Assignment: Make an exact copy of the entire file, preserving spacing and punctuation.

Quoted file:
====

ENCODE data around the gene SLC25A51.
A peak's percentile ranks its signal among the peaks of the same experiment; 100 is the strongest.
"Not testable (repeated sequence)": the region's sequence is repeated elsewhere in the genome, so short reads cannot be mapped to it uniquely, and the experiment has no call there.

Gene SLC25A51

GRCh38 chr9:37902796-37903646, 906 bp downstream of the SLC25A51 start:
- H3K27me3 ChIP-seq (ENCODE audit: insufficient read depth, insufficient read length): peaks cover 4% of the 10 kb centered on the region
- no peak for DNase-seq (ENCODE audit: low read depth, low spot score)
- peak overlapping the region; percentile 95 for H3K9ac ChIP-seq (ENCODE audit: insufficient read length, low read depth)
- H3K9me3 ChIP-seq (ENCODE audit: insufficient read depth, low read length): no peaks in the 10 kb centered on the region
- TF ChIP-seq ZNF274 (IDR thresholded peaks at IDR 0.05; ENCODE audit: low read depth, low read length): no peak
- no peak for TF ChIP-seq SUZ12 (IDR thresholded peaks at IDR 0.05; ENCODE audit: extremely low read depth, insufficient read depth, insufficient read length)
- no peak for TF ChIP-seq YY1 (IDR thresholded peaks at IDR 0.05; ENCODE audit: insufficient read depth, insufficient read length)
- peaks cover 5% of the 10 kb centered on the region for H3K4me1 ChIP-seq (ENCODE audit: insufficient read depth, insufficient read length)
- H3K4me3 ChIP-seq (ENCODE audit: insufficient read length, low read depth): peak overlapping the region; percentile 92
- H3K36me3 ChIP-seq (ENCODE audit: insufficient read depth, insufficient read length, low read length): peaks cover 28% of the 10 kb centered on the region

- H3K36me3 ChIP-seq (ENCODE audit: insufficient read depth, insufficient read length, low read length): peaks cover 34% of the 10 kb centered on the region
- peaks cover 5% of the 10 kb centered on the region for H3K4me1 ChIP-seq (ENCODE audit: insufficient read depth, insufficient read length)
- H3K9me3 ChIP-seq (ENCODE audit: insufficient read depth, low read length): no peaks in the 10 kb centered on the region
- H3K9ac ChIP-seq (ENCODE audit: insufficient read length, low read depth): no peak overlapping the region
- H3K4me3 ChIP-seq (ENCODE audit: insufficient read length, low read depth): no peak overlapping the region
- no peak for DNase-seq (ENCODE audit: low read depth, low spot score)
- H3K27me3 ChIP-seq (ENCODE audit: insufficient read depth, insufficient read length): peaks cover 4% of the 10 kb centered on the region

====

ENCODE data around the gene SLC25A51.
A peak's percentile ranks its signal among the peaks of the same experiment; 100 is the strongest.
"Not testable (repeated sequence)": the region's sequence is repeated elsewhere in the genome, so short reads cannot be mapped to it uniquely, and the experiment has no call there.

Gene SLC25A51

GRCh38 chr9:37902796-37903646, 906 bp downstream of the SLC25A51 start:
- H3K27me3 ChIP-seq (ENCODE audit: insufficient read depth, insufficient read length): peaks cover 4% of the 10 kb centered on the region
- no peak for DNase-seq (ENCODE audit: low read depth, low spot score)
- peak overlapping the region; percentile 95 for H3K9ac ChIP-seq (ENCODE audit: insufficient read length, low read depth)
- H3K9me3 ChIP-seq (ENCODE audit: insufficient read depth, low read length): no peaks in the 10 kb centered on the region
- TF ChIP-seq ZNF274 (IDR thresholded peaks at IDR 0.05; ENCODE audit: low read depth, low read length): no peak
- no peak for TF ChIP-seq SUZ12 (IDR thresholded peaks at IDR 0.05; ENCODE audit: extremely low read depth, insufficient read depth, insufficient read length)
- no peak for TF ChIP-seq YY1 (IDR thresholded peaks at IDR 0.05; ENCODE audit: insufficient read depth, insufficient read length)
- peaks cover 5% of the 10 kb centered on the region for H3K4me1 ChIP-seq (ENCODE audit: insufficient read depth, insufficient read length)
- H3K4me3 ChIP-seq (ENCODE audit: insufficient read length, low read depth): peak overlapping the region; percentile 92
- H3K36me3 ChIP-seq (ENCODE audit: insufficient read depth, insufficient read length, low read length): peaks cover 28% of the 10 kb centered on the region

- H3K36me3 ChIP-seq (ENCODE audit: insufficient read depth, insufficient read length, low read length): peaks cover 34% of the 10 kb centered on the region
- peaks cover 5% of the 10 kb centered on the region for H3K4me1 ChIP-seq (ENCODE audit: insufficient read depth, insufficient read length)
- H3K9me3 ChIP-seq (ENCODE audit: insufficient read depth, low read length): no peaks in the 10 kb centered on the region
- H3K9ac ChIP-seq (ENCODE audit: insufficient read length, low read depth): no peak overlapping the region
- H3K4me3 ChIP-seq (ENCODE audit: insufficient read length, low read depth): no peak overlapping the region
- no peak for DNase-seq (ENCODE audit: low read depth, low spot score)
- H3K27me3 ChIP-seq (ENCODE audit: insufficient read depth, insufficient read length): peaks cover 4% of the 10 kb centered on the region